Several previous studies revealed that several zoonotic pathogens, including E. coli O157:H7, colonize the intestine of cattle and excreted in the feces and are not being expelled in the milk;65–67 however, the fecal contamination of milk during its collection has been reported.68 Notably, as depicted in Table 2, our study reported a relative high prevalence rate of 23.3% and 22.5% for E. coli O157:H7 isolated from dairy farms and a beef abattoir, respectively. The prevalence rate was 30% in both BTM and carcasses from dairy farms and the slaughterhouse, respectively. The present prevalence is higher than reported in some previous studies.69,70 This variation might be attributed to poor hygienic measures adapted at both farms and abattoirs,69,70 besides the skin/fecal-carcass contamination at processing plants that play a vital role in carcass contamination.66 On the contrary, the lower prevalence rates of E. coli O157:H7 (2.7%, 3.2%, and 8%) from beef samples in abattoirs were reported in previous studies.71–73 Also, a low isolation rate of 10% from BTM was recorded elsewhere.74 In accordance with L. monocytogenes, it is classified as the third main pathogen that spread via food and its existence in milk and dairy products, besides having adverse effects on the dairy industry and public health.75–78 L. monocytogenes can be transmitted to humans through contaminated milk and meat.79,80 In the present study, the prevalence rate of L. monocytogenes was 21.7% and 25% from dairy farms and the slaughterhouse, respectively. Taking this into account, milking utensils had the highest isolation rate, at 25%, followed by 20% for both BTM and workers’ hands swabs. These results concurred with several previous findings which isolated L. monocytogenes by a percentage of 21–26% from raw milk.81,82 Additionally, another previous study reported that 20% of BTM samples harbored L. monocytogenes in a dairy farm.83 All these findings refer to infected animals, bad silage quality, and inadequate hygienic measures as possible sources of L. monocytogenes contamination in dairy farms.84 Our findings also reveal a high prevalence level of L. monocytogenes in the abattoir, which is supported by several previous studies which indicated that transportation stress of animals results in increasing shedding rates of the bacterium.85,86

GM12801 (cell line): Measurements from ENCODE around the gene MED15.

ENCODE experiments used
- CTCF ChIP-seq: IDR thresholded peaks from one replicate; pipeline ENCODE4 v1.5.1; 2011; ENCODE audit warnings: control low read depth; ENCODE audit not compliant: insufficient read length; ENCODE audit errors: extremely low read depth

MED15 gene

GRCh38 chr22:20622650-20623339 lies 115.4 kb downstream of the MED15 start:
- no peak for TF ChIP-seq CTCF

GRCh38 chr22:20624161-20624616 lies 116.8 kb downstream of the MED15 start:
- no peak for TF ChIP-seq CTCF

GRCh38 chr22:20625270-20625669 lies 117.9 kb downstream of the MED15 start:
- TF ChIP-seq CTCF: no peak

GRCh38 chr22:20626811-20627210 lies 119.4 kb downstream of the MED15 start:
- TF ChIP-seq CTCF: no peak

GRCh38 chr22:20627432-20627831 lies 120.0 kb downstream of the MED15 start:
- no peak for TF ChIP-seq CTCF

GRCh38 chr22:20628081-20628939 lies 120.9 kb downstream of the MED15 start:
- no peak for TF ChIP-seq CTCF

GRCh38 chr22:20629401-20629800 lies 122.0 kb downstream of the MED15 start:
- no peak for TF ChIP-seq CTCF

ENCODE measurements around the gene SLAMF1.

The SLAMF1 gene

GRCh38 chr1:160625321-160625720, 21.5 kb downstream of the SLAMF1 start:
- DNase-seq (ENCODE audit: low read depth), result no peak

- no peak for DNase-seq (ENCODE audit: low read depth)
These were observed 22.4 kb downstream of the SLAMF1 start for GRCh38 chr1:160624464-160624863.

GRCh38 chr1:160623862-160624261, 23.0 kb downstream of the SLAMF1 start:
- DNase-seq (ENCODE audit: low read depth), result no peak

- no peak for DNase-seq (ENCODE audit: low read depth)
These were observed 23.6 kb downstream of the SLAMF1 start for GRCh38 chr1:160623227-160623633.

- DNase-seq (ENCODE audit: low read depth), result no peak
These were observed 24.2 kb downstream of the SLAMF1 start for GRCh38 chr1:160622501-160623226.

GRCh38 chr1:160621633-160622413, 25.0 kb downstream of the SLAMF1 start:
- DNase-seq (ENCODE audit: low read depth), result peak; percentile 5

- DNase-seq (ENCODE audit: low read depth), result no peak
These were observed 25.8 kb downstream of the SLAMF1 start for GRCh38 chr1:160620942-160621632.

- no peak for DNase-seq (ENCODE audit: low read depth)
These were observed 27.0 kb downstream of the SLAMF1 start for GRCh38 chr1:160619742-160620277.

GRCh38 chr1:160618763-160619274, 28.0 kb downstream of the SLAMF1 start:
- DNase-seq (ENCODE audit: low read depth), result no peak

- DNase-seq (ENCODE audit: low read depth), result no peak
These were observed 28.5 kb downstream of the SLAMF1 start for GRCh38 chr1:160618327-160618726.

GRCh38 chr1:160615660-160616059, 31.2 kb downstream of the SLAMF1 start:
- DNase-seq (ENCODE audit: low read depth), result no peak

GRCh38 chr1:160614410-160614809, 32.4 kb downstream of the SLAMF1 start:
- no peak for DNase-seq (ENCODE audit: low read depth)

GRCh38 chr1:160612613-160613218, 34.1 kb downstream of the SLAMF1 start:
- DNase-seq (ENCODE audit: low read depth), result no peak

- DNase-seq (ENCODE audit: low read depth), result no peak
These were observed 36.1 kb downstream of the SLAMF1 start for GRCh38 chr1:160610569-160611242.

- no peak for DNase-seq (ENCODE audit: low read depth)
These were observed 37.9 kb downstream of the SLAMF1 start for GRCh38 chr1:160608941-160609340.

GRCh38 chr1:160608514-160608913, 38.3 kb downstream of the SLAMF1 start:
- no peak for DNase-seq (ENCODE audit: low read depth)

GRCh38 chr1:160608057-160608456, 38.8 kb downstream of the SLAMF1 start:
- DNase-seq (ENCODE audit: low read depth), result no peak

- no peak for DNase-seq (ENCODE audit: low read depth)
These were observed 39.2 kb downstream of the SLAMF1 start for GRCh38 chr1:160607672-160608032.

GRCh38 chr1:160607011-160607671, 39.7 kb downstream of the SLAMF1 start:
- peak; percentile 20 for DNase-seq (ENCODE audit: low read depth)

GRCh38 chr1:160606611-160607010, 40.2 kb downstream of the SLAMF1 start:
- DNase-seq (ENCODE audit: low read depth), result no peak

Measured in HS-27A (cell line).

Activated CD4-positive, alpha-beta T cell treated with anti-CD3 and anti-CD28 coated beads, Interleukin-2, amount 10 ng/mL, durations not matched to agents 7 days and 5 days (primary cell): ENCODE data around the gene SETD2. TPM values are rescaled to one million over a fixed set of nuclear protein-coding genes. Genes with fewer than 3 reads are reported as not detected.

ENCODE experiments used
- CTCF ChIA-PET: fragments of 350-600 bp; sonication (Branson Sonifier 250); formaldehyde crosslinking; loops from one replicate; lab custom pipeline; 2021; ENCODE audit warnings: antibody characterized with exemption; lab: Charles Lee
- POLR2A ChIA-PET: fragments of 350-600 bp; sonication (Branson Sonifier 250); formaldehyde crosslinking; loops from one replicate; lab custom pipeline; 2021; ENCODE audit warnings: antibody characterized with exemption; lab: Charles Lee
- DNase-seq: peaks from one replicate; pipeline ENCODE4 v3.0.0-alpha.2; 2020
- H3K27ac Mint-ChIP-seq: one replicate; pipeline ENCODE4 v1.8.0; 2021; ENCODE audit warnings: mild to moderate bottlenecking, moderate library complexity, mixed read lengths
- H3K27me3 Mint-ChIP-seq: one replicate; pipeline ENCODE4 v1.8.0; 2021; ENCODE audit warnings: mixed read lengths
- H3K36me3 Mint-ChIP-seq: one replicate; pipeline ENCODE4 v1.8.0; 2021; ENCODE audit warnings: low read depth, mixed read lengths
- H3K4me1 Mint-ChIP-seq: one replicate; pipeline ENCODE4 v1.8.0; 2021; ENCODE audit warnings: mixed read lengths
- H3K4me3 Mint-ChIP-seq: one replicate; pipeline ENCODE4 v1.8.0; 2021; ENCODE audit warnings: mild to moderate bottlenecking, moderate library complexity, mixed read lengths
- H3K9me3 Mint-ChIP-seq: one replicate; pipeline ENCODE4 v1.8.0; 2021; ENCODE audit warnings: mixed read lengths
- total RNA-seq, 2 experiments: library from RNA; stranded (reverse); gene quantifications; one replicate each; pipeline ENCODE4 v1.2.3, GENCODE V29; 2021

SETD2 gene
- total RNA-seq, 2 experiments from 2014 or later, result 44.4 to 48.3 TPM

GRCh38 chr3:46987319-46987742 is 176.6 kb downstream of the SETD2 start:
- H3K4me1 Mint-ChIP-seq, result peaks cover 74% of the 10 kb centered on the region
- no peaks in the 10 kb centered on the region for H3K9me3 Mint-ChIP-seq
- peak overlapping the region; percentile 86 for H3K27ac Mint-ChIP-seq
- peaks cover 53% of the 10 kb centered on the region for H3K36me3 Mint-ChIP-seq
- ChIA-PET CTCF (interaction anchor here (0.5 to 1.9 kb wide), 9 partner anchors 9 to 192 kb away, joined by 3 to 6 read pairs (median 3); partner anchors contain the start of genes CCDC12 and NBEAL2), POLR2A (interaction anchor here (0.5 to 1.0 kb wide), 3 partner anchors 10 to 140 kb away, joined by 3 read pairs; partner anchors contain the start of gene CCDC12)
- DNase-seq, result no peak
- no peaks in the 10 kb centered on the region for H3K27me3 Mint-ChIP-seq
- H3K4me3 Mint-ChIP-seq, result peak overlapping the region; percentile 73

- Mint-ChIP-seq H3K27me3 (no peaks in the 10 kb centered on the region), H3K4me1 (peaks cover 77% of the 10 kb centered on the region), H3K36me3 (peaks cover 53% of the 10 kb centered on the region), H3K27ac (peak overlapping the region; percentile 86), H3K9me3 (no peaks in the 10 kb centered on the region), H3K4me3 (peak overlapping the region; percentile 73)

In fact, S. typhimurium is one of the most frequent zoonotic pathogens that causes several human diseases due to consumption of contaminated foods, including meats and raw milk.87,88 Interestingly, our obtained data from dairy farms showed high prevalence rates of S. typhimurium (26.7%), where there was ascending order of frequency of isolation levels that were 35%, 25%, and 20% from milking utensils, workers’ hands swabs, and BTM, respectively. These results are closely correlated with those reported in a previous study where Salmonella spp. could be isolated from bulk tank milk and cull dairy cow fecal samples.89 On the other hand, lower isolation rates of 9% and 8% of Salmonella from milk and workers’ hands swabs were reported in a previous study in Sharkia, Egypt.90 Another previous study did not identify Salmonella in BTM from dairy farms.91 The variations of the current results vs the previous ones could be attributed to several factors including the differences in hygienic and sanitation practices applied during milking.87,92 Notably, high prevalence rates (26.7%) of S. typhimurium were found in the slaughterhouse, whereas the highest frequency level of isolation (30%) was reported from carcass and wall swabs’ samples. These data are in agreement with some previous reports.33,71 Carcasses contaminated during evisceration or hide removal, repeated use of the slaughtering devices for different animals, improper utensils’ sterilization, and sharpening knives on unclean objects all collectively contribute to high opportunities of Salmonella contamination in abattoirs.33,92